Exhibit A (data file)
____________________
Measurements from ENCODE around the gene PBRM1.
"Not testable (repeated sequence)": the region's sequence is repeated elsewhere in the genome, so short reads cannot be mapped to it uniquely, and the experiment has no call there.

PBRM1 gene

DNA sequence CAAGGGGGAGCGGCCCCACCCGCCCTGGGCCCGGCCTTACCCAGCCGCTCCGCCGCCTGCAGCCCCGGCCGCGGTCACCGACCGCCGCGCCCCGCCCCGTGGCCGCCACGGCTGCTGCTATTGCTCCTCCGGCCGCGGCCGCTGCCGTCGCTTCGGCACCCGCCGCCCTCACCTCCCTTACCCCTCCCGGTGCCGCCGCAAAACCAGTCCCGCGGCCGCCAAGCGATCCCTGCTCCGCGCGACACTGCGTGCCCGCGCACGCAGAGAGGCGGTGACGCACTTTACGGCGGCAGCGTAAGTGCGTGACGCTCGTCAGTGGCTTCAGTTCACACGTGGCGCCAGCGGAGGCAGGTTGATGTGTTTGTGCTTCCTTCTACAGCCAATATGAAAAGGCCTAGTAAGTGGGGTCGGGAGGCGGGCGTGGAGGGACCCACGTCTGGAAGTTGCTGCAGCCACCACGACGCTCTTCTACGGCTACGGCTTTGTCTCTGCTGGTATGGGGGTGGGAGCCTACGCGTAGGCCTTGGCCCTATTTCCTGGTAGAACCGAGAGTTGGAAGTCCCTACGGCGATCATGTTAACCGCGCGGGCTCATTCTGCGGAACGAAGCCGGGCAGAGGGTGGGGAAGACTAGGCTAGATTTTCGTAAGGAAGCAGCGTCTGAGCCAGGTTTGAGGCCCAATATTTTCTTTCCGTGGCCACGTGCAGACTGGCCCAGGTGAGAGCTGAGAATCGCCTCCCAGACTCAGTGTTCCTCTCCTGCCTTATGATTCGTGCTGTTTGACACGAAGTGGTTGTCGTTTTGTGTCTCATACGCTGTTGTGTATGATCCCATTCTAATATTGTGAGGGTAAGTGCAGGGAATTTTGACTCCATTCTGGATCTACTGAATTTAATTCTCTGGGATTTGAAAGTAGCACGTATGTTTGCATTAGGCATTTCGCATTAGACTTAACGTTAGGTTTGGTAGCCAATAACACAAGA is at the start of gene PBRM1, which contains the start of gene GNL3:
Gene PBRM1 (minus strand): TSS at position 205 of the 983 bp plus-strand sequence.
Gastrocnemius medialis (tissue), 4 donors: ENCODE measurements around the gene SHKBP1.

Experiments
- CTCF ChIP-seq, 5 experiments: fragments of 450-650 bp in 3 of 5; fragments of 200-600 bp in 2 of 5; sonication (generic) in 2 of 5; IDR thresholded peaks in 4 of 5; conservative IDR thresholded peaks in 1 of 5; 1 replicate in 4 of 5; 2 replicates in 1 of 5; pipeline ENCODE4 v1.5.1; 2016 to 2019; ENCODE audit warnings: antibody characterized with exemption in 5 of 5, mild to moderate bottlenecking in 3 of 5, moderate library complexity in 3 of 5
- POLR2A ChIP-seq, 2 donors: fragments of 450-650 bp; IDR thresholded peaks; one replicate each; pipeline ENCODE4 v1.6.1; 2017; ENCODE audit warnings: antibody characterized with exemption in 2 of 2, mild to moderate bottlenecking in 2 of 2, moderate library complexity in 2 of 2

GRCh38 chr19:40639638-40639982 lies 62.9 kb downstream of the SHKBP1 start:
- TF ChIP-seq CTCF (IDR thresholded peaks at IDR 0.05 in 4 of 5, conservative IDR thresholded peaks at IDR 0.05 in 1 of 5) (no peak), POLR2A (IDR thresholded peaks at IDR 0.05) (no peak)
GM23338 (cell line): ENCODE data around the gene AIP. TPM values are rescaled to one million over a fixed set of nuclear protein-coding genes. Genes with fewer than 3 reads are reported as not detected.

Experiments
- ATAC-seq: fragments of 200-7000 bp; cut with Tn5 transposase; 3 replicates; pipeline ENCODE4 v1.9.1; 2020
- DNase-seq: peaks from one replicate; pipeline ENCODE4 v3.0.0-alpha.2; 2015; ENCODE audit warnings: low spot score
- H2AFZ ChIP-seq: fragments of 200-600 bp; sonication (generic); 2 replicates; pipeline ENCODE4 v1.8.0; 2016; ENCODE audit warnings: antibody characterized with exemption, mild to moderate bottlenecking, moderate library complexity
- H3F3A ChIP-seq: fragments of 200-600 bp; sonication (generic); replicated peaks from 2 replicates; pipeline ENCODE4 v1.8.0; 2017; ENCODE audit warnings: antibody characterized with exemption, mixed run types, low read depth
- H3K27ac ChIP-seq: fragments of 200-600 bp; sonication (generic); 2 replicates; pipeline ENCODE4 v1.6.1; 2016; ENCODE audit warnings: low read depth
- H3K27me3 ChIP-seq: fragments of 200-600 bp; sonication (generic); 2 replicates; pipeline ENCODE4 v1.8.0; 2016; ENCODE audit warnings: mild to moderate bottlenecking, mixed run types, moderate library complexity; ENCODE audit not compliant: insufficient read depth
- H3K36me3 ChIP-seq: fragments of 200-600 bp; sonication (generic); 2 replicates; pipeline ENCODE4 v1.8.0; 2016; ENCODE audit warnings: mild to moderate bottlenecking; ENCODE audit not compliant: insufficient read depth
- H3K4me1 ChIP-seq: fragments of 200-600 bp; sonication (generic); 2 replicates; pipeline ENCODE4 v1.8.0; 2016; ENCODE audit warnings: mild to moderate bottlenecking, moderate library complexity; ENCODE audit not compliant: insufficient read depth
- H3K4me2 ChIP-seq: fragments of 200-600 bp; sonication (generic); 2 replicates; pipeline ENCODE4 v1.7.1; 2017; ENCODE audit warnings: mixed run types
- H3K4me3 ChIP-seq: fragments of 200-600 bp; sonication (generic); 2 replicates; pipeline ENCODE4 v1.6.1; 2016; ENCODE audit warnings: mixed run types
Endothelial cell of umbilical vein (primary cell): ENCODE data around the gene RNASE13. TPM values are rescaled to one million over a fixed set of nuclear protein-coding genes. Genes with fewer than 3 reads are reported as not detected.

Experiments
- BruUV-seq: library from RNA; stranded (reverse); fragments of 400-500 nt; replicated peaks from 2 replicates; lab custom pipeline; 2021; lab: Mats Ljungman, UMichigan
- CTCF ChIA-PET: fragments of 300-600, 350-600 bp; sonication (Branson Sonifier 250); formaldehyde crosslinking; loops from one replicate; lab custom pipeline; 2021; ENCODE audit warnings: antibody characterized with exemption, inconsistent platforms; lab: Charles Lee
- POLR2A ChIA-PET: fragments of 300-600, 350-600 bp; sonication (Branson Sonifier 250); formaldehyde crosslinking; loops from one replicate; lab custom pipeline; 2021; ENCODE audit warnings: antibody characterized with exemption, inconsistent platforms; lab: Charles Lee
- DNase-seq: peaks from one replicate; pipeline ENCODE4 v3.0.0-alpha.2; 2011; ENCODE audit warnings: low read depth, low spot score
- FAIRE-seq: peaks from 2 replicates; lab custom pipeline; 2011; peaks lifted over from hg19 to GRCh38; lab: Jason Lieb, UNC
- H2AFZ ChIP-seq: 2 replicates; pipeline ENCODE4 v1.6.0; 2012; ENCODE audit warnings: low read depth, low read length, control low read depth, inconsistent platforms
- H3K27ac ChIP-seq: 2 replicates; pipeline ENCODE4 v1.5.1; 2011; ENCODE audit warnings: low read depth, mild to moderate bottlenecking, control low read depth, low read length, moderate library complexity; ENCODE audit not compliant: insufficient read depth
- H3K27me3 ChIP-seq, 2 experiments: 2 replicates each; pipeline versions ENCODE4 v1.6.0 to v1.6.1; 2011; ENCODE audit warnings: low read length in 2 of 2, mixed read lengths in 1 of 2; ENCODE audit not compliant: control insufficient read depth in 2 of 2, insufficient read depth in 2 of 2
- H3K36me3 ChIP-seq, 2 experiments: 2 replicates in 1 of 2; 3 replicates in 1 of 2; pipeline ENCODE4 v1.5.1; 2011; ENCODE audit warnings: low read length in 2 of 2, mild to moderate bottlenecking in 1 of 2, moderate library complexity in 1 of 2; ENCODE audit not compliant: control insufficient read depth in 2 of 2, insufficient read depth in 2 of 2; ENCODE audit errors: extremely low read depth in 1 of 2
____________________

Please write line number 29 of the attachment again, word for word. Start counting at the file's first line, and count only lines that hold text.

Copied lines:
- DNase-seq: peaks from one replicate; pipeline ENCODE4 v3.0.0-alpha.2; 2011; ENCODE audit warnings: low read depth, low spot score